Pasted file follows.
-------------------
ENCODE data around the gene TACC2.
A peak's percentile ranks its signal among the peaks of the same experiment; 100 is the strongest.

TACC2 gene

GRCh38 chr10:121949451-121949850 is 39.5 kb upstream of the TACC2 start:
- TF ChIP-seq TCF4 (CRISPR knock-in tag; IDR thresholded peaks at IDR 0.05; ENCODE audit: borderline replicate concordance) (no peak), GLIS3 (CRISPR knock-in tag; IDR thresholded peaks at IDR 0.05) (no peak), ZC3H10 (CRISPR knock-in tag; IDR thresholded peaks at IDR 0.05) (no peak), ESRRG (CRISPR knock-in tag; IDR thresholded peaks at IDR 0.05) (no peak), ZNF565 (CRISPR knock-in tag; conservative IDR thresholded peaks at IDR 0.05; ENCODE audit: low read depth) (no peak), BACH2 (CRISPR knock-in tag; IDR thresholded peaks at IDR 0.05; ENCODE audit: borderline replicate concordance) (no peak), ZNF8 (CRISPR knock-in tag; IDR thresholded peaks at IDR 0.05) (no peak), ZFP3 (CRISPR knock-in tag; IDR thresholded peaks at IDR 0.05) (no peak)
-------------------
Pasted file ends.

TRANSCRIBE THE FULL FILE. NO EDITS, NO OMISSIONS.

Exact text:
ENCODE data around the gene TACC2.
A peak's percentile ranks its signal among the peaks of the same experiment; 100 is the strongest.

TACC2 gene

GRCh38 chr10:121949451-121949850 is 39.5 kb upstream of the TACC2 start:
- TF ChIP-seq TCF4 (CRISPR knock-in tag; IDR thresholded peaks at IDR 0.05; ENCODE audit: borderline replicate concordance) (no peak), GLIS3 (CRISPR knock-in tag; IDR thresholded peaks at IDR 0.05) (no peak), ZC3H10 (CRISPR knock-in tag; IDR thresholded peaks at IDR 0.05) (no peak), ESRRG (CRISPR knock-in tag; IDR thresholded peaks at IDR 0.05) (no peak), ZNF565 (CRISPR knock-in tag; conservative IDR thresholded peaks at IDR 0.05; ENCODE audit: low read depth) (no peak), BACH2 (CRISPR knock-in tag; IDR thresholded peaks at IDR 0.05; ENCODE audit: borderline replicate concordance) (no peak), ZNF8 (CRISPR knock-in tag; IDR thresholded peaks at IDR 0.05) (no peak), ZFP3 (CRISPR knock-in tag; IDR thresholded peaks at IDR 0.05) (no peak)